Thursday, December 22, 2011


I need to re-watch:
Pinocchio (lots of people)
Pinocchio was one of my favorite films as a youngster. I don't think I've seen it in 15+ years.

I still haven't seen:
The Mark of Zorro (Rouben Mamoulian), When the Daltons Rode (George Marshall), Dark Command (Raoul Walsh), The Return of Frank James (Fritz Lang), Virginia City (Michael Curtiz), Another Thin Man (W.S. Van Dyke), Go West (Edward Buzzell), The Doctor Takes a Wife (Alexander Hall), The Philadelphia Story (George Cukor), The Grapes of Wrath (John Ford), Rebecca (Alred Hitchcock), Fantasia (Lots of People), My Little Chickadee (Edward F. Cline), Waterloo Bridge (Mervyn LeRoy), They Drive by Night (Raoul Walsh), The Long Voyage Home (John Ford), Stranger on the Third Floor (Boris Ingster), You're Missing the Point (Juan Bustillo Oro), The Mortal Storm (Frank Borzage), Strange Cargo (Frank Borzage), Edison, the Man (Clarence Brown), Remember the Night (Mitchell Leisen), The Stars Look Down (Carol Reed), Murder Over New York (Harry Lachman), Contraband (Michael Powell), Pride and Prejudice (Robert Z. Leonard), Abe Lincoln in Illinois (John Cromwell), Santa Fe Trail (Michael Curtiz), Northwest Passage (King Vidor), Flash Gordon Conquers the Universe (Ford Beebe and Ray Taylor), Escape (Mervyn LeRoy), Primrose Path (Gregory La Cava), From Mayerling to Sarajevo (Max Ophüls)

I'm sure that there are plenty of others worth hunting down.

My problem doing these lists is that I'm obsessive. I really think that my list is inadequate at best because I haven't seen any of the above films. Damned negligent at worst to be saying anything about a year's films when I've only seen a tiny fraction of them pre-selected for me as "the best." So many films get forgotten. It's the nature of these things. It's not going to stop me making lists, but it gives me pause whenever I'm tempted to think of myself as even half knowledgeable about films past or present.

My favorite recent example is Ed Harris' Appaloosa. After several repeat viewings, I'm convinced that it's a masterpiece and easily one of the five best Westerns of the past forty years. Hardly anyone has seen it. Those who have gave it no critical attention. I submit as evidence the 2008 Indiewire critics poll. Appaloosa doesn't even rank 69th. It doesn't get a single mention.

So, how many unknown Appaloosas were there in 1940 that are completely forgotten now? I know that most films achieve canonical status for very good reasons. I'm not concerned about those. I get all worked up about those gems that no one has bothered to polish or maybe not even bothered to pick up and look at in decades.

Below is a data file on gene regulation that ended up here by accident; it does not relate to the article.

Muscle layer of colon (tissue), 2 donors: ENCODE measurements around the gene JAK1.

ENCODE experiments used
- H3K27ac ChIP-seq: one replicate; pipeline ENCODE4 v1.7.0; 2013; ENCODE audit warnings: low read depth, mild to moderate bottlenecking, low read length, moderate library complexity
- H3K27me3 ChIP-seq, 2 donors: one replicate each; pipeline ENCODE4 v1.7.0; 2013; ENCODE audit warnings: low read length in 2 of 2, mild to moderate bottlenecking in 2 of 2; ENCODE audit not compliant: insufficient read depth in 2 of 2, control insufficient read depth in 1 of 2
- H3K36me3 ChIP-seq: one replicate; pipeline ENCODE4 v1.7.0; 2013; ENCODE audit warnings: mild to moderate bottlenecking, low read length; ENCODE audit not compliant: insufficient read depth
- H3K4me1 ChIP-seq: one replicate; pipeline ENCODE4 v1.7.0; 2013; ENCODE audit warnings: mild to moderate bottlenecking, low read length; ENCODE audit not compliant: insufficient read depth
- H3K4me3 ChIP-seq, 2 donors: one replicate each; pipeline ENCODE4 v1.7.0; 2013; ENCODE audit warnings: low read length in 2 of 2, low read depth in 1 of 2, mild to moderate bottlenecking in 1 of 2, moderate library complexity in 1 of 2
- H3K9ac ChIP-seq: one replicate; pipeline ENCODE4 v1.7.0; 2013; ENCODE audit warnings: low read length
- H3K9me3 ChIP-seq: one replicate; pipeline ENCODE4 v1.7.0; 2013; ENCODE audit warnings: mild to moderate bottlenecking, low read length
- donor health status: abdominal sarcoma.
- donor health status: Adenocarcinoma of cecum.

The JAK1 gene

So, with more waffling and disclaiming than my 2011 list will receive, I present my very imperfect list of favorite films from 1940:


1. The Shop Around the Corner (Ernst Lubitsch)
2. Christmas in July (Preston Sturges)
3. I Love You Again (W. S. Van Dyke)
4. Foreign Correspondent (Alfred Hitchcock)
5. The Great Dictator
6. City for Conquest (Anatole Litvak)
7. The Man From Tumbleweeds (Joseph H. Lewis)
8. The Westerner (William Wyler)
9. The Ghost Breakers (George Marshall)
10. The Great McGinty (Preston Sturges)

HM: The Bank Dick (Edward F. Cline), A Chump at Oxford (Alfred J. Goulding), His Girl Friday (Howard Hawks), The Torrid Zone (William Keighley), The Thief of Baghdad (Ludwig Berger, Michael Powell and Tim Whelan), The Sea Hawk (Michael Curtiz)

The Shop Around the Corner is perfect. We're all agreed, it seems, that Christmas in July is delightful. I Love You Again is one of those gems that I'm glad I found. Foreign Correspondent is Hitchcock doing everything right as usual. If nations and peoples had been more mature (mature enough to laugh at themselves) at the time, the Great Dictator alone would have brought an end to WWII in 1940 (I just daydreamed of Ol' Adolf seeing this movie, laughing uproariously, then breaking down in tears of repentance). City for Conquest has already been raved about sufficiently here. The Man From Tumbleweeds is a bit of a guilty pleasure. The Westerner is so morally ambiguous that it should have been remade in the 70s (and probably was). The Ghost Breakers is good fun. The Great McGinty is carried by Donlevy despite the film's weak framing device.

There's my quick attempt to deal with 1940. I'm not done with this year at all.

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